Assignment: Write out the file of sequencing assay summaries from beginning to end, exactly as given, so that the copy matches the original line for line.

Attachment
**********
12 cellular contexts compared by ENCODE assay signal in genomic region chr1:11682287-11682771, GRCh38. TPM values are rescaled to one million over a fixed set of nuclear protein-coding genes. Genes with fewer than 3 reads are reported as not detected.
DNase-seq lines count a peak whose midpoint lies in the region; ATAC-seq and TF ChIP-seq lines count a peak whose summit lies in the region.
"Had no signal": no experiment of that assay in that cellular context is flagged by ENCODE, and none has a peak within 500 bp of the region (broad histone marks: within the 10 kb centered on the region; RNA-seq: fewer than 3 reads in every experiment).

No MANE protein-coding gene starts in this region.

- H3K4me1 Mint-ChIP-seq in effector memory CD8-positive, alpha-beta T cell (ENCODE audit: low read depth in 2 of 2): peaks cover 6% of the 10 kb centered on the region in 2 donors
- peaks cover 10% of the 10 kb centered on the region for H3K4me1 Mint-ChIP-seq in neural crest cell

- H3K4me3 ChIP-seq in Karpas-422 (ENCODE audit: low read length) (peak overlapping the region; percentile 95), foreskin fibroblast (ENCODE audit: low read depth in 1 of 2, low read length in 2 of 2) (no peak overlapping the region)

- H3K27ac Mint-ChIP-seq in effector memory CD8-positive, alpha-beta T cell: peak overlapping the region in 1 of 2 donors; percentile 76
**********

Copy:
12 cellular contexts compared by ENCODE assay signal in genomic region chr1:11682287-11682771, GRCh38. TPM values are rescaled to one million over a fixed set of nuclear protein-coding genes. Genes with fewer than 3 reads are reported as not detected.
DNase-seq lines count a peak whose midpoint lies in the region; ATAC-seq and TF ChIP-seq lines count a peak whose summit lies in the region.
"Had no signal": no experiment of that assay in that cellular context is flagged by ENCODE, and none has a peak within 500 bp of the region (broad histone marks: within the 10 kb centered on the region; RNA-seq: fewer than 3 reads in every experiment).

No MANE protein-coding gene starts in this region.

- H3K4me1 Mint-ChIP-seq in effector memory CD8-positive, alpha-beta T cell (ENCODE audit: low read depth in 2 of 2): peaks cover 6% of the 10 kb centered on the region in 2 donors
- peaks cover 10% of the 10 kb centered on the region for H3K4me1 Mint-ChIP-seq in neural crest cell

- H3K4me3 ChIP-seq in Karpas-422 (ENCODE audit: low read length) (peak overlapping the region; percentile 95), foreskin fibroblast (ENCODE audit: low read depth in 1 of 2, low read length in 2 of 2) (no peak overlapping the region)

- H3K27ac Mint-ChIP-seq in effector memory CD8-positive, alpha-beta T cell: peak overlapping the region in 1 of 2 donors; percentile 76